User stories are a simple schema to order the PBI requirements around the end user's needs, motivations, and goals. They keep the team focused on the value they create for the end-user. The team evaluates PBIs against their user story during the sprint review. Learn to write your own user stories.
Acceptance Criteria defines the requirements for the product owner to accept the sprint deliverables. It follows a consistent structure of Given that... When... Then... See examples of acceptance criteria.
Story points measure the relative size of a PBI. They aren’t absolute measurements like hours or days but measure the amount of work a PBI takes relative to other PBIs. Learn to use story points.
Velocity measures how many story points a Scrum team completes on average per sprint. This estimation allows the product owner to forecast when future features will be ready. Learn to forecast in Scrum using velocity.
The increment is the new functionality or value delivered at the end of a sprint. The increment should be ready to release to the end-user even if the team chooses to wait.
Now that you’re familiar with some Scrum concepts let's dive into why Scrum works. We’ll start with the three pillar of Scrum.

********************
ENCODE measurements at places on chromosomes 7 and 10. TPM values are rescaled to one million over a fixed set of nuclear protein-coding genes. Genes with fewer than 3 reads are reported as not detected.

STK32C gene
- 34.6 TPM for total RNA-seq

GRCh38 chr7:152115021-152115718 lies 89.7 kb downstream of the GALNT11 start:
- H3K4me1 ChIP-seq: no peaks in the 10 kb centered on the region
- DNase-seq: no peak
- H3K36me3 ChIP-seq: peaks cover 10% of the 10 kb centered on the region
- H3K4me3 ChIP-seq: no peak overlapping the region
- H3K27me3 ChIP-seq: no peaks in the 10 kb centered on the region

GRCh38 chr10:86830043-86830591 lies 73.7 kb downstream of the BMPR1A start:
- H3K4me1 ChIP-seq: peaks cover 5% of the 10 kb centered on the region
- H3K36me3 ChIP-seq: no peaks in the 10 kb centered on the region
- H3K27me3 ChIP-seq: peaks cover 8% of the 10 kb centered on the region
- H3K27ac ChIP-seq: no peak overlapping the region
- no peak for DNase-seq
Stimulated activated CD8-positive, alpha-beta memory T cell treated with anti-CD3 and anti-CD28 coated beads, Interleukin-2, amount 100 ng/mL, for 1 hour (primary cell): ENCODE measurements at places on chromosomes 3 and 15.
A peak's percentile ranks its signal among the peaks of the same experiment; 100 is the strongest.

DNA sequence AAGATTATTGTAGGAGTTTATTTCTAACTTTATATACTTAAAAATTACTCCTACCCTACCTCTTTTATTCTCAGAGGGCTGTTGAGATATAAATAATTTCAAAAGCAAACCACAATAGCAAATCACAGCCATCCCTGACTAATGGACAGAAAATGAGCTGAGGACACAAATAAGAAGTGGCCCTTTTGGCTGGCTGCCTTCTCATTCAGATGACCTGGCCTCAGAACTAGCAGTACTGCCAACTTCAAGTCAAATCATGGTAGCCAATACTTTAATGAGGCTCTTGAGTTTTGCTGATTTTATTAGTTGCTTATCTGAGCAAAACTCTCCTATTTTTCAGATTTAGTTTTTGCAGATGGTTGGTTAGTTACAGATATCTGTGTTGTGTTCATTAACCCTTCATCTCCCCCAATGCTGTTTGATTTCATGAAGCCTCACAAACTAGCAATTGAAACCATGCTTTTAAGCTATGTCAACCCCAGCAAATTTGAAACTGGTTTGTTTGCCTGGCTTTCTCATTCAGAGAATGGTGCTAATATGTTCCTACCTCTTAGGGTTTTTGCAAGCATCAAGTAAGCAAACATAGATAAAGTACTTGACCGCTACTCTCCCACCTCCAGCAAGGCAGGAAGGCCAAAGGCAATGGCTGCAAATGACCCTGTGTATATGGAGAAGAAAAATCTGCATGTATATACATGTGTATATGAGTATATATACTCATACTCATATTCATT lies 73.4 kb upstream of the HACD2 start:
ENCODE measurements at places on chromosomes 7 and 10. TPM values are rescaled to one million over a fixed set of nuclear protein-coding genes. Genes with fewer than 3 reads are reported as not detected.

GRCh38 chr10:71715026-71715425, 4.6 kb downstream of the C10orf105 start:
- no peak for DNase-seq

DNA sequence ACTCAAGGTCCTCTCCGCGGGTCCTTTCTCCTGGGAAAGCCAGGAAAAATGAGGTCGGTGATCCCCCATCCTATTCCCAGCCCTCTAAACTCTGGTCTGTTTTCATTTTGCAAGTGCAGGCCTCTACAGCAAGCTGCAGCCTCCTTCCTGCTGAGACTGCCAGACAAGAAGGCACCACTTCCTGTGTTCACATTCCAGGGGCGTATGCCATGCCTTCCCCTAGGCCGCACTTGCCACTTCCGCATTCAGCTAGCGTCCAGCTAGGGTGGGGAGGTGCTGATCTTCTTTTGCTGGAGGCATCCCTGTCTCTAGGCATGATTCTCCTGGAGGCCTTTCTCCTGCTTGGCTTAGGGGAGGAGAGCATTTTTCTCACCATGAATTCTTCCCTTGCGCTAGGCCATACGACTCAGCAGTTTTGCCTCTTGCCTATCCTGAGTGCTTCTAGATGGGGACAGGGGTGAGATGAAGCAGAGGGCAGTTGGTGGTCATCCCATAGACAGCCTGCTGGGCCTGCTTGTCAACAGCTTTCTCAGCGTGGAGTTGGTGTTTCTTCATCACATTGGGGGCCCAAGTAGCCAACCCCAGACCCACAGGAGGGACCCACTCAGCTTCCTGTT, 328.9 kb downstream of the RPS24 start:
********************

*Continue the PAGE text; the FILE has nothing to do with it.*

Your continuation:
Scrum is a framework for organizing a team around the work of solving problems. Scrum makes the work more visible, so we can better evaluate and adapt. These three pillars of Scrum are essential to an effective team.
How do we make things more visible?
So much productivity and value are lost when there isn’t clarity, focus or shared understanding. Learn how to increase visibility within your team and across your organization.
Where can we create space to evaluate?
Once things are visible they can be evaluated and we can achieve shared understanding and growth. Learn the tools and habits of effective evaluation.
When do we encourage growth?
Our environment is constantly changing and as leaders, we need to help our people and processes grow and adapt. Learn how to create a culture and cadence of growth.
Leaning Scrum for the first time can be a bit overwhelming. There are many new terms and concepts in Scrum.
Well we’re here to help.